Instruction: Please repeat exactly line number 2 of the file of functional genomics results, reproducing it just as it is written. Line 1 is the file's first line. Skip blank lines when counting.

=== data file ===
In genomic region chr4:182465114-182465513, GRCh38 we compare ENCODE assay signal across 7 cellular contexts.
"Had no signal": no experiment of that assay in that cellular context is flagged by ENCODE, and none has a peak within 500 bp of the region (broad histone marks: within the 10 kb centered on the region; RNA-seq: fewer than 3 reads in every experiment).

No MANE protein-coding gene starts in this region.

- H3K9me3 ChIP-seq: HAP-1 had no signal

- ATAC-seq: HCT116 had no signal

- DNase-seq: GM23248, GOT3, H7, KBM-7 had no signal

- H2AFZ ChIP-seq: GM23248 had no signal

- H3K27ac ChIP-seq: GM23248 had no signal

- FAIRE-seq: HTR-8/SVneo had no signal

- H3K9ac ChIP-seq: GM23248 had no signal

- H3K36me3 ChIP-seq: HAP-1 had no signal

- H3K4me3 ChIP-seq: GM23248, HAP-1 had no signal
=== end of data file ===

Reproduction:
"Had no signal": no experiment of that assay in that cellular context is flagged by ENCODE, and none has a peak within 500 bp of the region (broad histone marks: within the 10 kb centered on the region; RNA-seq: fewer than 3 reads in every experiment).